The chaotic scene inside a Harlem bodega began with a bag of chips and a declined electronic card transaction. It ended in death. A 35-year-old …
The chaotic scene inside a Harlem bodega began with a bag of chips and a declined electronic card transaction. It ended in death.
A 35-year-old man, Austin Simon, went behind the counter to confront a bodega employee, demanding an apology after the card was declined and the worker grabbed the chips from the hands the 10-year-old daughter of Mr. Simon’s girlfriend. Mr. Simon, who was unarmed, pushed the worker backward, and in the ensuing scuffle, the worker fatally stabbed him.
The worker, Jose Alba, 61, was charged with second-degree murder a day after the late-night confrontation on July 1. A week later, the case has become the latest focal point — for tabloid front pages and Mayor Eric Adams — in a city anxious about an uptick in serious crime.
A number of city officials have criticized the decision by the Manhattan district attorney, Alvin L. Bragg, to charge Mr. Alba with murder and to ask initially that he be held on $500,000 bail. The emergence of surveillance video that showed Mr. Simon shoving Mr. Alba raised the specter that Mr. Alba was acting in self-defense.
On Friday, Mr. Adams expressed strong support for Mr. Alba in a radio interview on WABC.
“This is the same message that I’ve been stating over and over again: that hard-working New Yorkers, and Americans to be honest with you, should not be attacked in their place of work,” Mr. Adams said. “There is a line that must be drawn when you are a primary aggressor and that is what I saw on the video.”
The comments by Mr. Adams, who was elected on a promise that he would reduce crime, came a day after he held a news conference outside the bodega and said he was on the side of “innocent New Yorkers” who want to to ride the subway and go to work without fear of attack.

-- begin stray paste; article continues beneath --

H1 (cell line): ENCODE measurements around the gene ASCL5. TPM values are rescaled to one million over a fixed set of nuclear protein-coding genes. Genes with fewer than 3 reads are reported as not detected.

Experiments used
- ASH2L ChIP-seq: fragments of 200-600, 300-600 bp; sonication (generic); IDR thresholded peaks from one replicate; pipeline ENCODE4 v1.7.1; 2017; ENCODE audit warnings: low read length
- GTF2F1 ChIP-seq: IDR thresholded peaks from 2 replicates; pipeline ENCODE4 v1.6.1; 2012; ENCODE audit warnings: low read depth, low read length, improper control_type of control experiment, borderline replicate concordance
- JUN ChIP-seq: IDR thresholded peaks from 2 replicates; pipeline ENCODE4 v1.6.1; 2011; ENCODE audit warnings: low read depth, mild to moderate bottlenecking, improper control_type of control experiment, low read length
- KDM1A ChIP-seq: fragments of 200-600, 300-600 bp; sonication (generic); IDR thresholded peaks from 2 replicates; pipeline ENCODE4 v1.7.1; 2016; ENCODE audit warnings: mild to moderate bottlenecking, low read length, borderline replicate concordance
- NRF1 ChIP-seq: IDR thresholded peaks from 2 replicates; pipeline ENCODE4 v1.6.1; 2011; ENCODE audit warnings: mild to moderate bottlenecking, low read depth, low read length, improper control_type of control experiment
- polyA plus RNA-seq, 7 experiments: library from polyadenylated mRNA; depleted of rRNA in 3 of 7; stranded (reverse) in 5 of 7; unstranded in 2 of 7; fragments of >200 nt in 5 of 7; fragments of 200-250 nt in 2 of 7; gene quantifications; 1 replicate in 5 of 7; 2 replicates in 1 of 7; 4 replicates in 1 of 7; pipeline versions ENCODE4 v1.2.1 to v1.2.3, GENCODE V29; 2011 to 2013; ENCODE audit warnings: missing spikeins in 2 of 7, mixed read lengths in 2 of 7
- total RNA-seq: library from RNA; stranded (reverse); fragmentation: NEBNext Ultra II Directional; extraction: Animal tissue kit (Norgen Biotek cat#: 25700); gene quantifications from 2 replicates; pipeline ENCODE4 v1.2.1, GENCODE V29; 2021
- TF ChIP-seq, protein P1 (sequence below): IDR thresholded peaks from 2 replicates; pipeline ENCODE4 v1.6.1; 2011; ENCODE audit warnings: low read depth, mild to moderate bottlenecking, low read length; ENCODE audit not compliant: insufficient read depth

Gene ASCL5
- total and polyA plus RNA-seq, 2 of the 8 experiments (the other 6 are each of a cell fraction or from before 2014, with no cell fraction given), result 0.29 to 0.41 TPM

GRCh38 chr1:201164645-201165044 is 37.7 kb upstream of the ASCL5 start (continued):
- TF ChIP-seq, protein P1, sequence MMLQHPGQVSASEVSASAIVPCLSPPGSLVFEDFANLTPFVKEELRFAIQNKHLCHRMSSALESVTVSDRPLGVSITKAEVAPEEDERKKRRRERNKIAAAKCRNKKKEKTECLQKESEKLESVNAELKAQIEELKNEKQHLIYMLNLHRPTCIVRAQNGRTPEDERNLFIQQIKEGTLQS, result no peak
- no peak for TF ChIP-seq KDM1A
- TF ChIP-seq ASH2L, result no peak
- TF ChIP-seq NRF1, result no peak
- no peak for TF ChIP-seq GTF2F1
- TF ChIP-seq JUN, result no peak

“We have enough people who are there for people who break the law,” Mr. Adams said at the news conference. “I’m a person that’s there for people who follow the law.”
That day, Mr. Alba’s bail was reduced to $50,000; he was released that evening. He was required to surrender his passport, remain in New York City and wear a monitoring device.
Mr. Adams acknowledged speaking with Mr. Bragg about the case on Thursday, but representatives of both men said they had not discussed the bail amount or the charges.
Douglas Cohen, a spokesman for Mr. Bragg, said that discussions about changing the conditions of Mr. Alba’s bail began on Saturday after he was arraigned.
“We are continuing to review the evidence and the investigation is ongoing,” Mr. Cohen said in a statement.
Fabien Levy, a spokesman for Mr. Adams, said the mayor speaks regularly with all five of the city’s district attorneys and had spoken with Mr. Bragg “about the facts of this case.”
“While we do not discuss private conversations, the mayor respects the independence of all five D. A.s and would never seek to interfere in how they prosecute a case,” Mr. Levy added.
Mr. Adams also recently spoke with the Staten Island district attorney after a man was arrested and charged with assaulting former mayor Rudolph W. Giuliani in a supermarket there. The charges against the man were later reduced after video showed that he appeared to have only patted Mr. Giuliani on the back.
Mr. Adams’s involvement in the bodega case drew outrage from Mr. Simon’s family, who accused him of using the deadly confrontation to further his political agenda.
“They’re just trying to paint this picture of this young Black man who was actually redeeming his life as someone who was just a criminal,” Candra Simon, 38, a cousin who grew up in the same Harlem building as Mr. Simon, said in an interview on Friday.
“He said in his comments he can’t affect what the D.A. does and how he prosecutes, so then you’re doing it for votes,” she added.